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Poverty in the United States fell thanks to state aid, the census report shows

Poverty in the United States fell thanks to state aid, the census report shows

The Corona pandemic last year left millions of people without work and triggered the worst economic contraction since the Great Depression. Yet the proportion of people living in poverty in the United States actually declined due to the government’s enormous relief efforts.

About 9.1 percent of Americans were poor last year, the Census Bureau reported Tuesday, down from 11.8 percent in 2019. It is based on a measure that accounts for the impact of public assistance programs, which last year lifted millions of people out of poverty. The government’s official poverty target, which excludes some major development assistance programs, rose to 11.4 percent from a record low of 10.5 percent in 2019.

The fact that poverty did not increase more during such an enormous economic disruption reflects the reaction of the equally enormous government. Congress expanded unemployment benefits and food aid, distributed hundreds of billions of dollars to small businesses, and sent direct checks to most U.S. households. The Census Bureau estimated that direct control alone lifted 11.7 million people out of poverty last year, and that unemployment benefits prevented 5.5 million people from falling into poverty.

“It all points to the historical income support provided in response to the pandemic and how successful it was to dull what could have been a historic increase in poverty,” said Christopher Wimer, co-director of the Center for Poverty and Social Policy. Columbia University School of Social Work. “I imagine the momentum from 2020 will continue into 2021.”

Poverty rose much more drastically after the last recession, peaking at 15.1 percent in 2010 and improving only slowly after that.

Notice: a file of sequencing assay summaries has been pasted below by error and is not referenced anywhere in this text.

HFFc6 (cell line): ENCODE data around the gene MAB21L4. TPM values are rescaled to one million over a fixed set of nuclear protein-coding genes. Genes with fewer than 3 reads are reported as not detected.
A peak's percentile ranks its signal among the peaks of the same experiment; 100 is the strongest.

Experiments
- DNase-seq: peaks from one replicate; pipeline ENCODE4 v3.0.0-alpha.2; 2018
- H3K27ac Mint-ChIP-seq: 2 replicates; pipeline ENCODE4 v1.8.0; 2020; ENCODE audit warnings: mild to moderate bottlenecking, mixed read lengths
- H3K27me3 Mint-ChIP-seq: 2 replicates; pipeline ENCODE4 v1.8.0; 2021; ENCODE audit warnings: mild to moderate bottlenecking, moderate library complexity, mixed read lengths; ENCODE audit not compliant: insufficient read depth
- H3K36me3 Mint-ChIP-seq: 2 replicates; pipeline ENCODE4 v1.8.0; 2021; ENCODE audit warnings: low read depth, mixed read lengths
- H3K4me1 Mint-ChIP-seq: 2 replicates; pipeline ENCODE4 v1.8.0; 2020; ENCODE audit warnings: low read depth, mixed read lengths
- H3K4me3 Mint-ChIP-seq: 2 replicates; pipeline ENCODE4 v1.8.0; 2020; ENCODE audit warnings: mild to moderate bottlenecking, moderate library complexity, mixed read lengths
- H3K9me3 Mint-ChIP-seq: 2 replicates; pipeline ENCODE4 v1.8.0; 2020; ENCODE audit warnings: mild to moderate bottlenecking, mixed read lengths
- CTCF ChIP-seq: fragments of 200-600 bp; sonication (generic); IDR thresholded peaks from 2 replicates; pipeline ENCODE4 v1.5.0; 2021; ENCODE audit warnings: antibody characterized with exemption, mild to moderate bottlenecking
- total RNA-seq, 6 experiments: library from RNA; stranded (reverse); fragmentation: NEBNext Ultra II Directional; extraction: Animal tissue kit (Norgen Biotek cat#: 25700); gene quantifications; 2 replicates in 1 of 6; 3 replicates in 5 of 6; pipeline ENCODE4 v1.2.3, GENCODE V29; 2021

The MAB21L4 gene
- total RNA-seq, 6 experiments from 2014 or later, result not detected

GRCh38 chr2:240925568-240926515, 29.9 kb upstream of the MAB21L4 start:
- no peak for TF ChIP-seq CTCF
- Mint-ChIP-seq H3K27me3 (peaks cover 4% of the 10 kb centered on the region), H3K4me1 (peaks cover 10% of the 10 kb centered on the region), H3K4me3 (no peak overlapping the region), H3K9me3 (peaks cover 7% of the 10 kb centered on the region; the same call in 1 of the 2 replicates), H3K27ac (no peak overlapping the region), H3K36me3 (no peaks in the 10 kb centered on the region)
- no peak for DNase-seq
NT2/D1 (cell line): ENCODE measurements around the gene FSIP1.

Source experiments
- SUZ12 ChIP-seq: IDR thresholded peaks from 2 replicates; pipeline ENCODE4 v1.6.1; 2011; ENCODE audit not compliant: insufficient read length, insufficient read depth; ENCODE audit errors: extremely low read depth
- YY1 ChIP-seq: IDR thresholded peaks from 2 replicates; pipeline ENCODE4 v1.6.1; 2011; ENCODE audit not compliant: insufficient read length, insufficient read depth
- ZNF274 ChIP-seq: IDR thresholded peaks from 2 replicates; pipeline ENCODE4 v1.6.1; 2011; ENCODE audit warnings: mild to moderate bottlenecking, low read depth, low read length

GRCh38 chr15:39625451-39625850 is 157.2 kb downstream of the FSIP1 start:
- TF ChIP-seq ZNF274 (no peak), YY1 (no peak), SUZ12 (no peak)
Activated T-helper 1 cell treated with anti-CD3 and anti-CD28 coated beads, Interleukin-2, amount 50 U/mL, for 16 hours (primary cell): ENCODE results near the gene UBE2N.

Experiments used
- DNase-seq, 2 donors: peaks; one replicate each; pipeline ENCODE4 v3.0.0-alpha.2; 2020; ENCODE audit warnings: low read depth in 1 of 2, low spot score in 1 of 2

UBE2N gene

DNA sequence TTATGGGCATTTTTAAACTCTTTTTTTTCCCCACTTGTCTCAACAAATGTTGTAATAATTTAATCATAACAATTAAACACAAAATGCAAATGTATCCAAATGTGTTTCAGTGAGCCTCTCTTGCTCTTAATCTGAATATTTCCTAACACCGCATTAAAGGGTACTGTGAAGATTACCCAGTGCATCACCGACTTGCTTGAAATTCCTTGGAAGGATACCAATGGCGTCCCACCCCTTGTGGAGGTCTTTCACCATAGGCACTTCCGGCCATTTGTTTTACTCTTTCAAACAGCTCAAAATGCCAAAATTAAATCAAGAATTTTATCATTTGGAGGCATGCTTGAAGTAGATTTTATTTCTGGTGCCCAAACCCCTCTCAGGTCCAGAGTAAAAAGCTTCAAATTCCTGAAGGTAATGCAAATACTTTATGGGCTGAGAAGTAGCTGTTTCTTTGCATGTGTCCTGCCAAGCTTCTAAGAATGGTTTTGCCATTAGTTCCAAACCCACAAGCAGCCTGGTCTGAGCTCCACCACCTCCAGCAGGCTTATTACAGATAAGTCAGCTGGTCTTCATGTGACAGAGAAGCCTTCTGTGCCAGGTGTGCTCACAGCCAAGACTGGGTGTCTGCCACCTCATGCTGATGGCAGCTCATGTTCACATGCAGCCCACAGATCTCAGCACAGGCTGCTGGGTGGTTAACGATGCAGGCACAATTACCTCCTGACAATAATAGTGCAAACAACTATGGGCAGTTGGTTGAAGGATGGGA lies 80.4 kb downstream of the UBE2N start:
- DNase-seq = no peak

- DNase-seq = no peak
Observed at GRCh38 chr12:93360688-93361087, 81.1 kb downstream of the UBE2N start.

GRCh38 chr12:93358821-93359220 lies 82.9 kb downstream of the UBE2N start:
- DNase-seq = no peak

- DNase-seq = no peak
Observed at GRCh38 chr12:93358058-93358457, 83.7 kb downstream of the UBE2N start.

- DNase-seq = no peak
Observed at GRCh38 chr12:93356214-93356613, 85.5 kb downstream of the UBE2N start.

Still, public assistance programs excluded some groups, e.g. Undocumented immigrants and their families, and failed to reach others. Poverty, with or without government support taken into account, was significantly higher than the overall average for blacks and Hispanics, foreign-born residents, and those without a college education. Millions of people endured delays for weeks or months before receiving benefits, forcing many to seek help from food banks or other charities.

“We measure poverty annually when the reality of poverty is facing day by day,” said Hilary Hoynes, an economist at the University of California, Berkeley, who has studied the government’s response to the pandemic.

The median household income last year fell 2.9 percent, adjusted for inflation, to around $ 68,000, a figure that includes unemployment benefits but not stimulus checks or noncash benefits such as food stamps. The decline reflects the huge job losses caused by the pandemic: About three million fewer people worked at all in 2020 than in 2019, and 13.7 million fewer people worked full time all year round. Among those who kept their jobs, however, 2020 was a good year economically: Median earnings for full-time workers year-round rose 6.9 percent, adjusted for inflation.

Many of the programs that helped people avert poverty last year have expired, though the pandemic continues. An estimated 7.5 million people lost unemployment benefits this month after Congress allowed expansions of the pandemic program to lapse.

The new data could contribute to efforts by President Biden and congressional leaders to implement a more lasting expansion of the safety net. The Democrats’ $ 3.5 trillion plan, which is still taking shape, could include paid family and medical leave, state-subsidized child care and a permanent extension of the child tax credit. Liberals said the success of relief programs last year showed that such policies should be continued and expanded.

“The key is that we are seeing the extremely strong poverty reduction and pro-middle-income effects of the government’s response,” said Jared Bernstein, a member of the White House Council of Economic Advisers. He argued that the success should encourage lawmakers to adopt Mr Biden’s long-term economic agenda.

“It’s one thing to temporarily lift people out of poverty – hugely important – but you can not stop there,” Bernstein said. “We need to make sure that people do not fall back into poverty after these temporary measures subside.”

But many conservatives argue that while some expansion of state aid was appropriate during the pandemic, these programs should be shut down when the economy recovers.

“Politicians did a remarkable job in March last year by passing CARES and other legislation, lending to companies, providing loan chairmanship, expanding the safety net,” said Scott Winship, a senior fellow and director of poverty studies at the American Enterprise Institute, a conservative group, wrote in response to the data, citing an early bill for pandemic assistance, which included $ 2 trillion in spending. “But we should then have turned to other priorities.”

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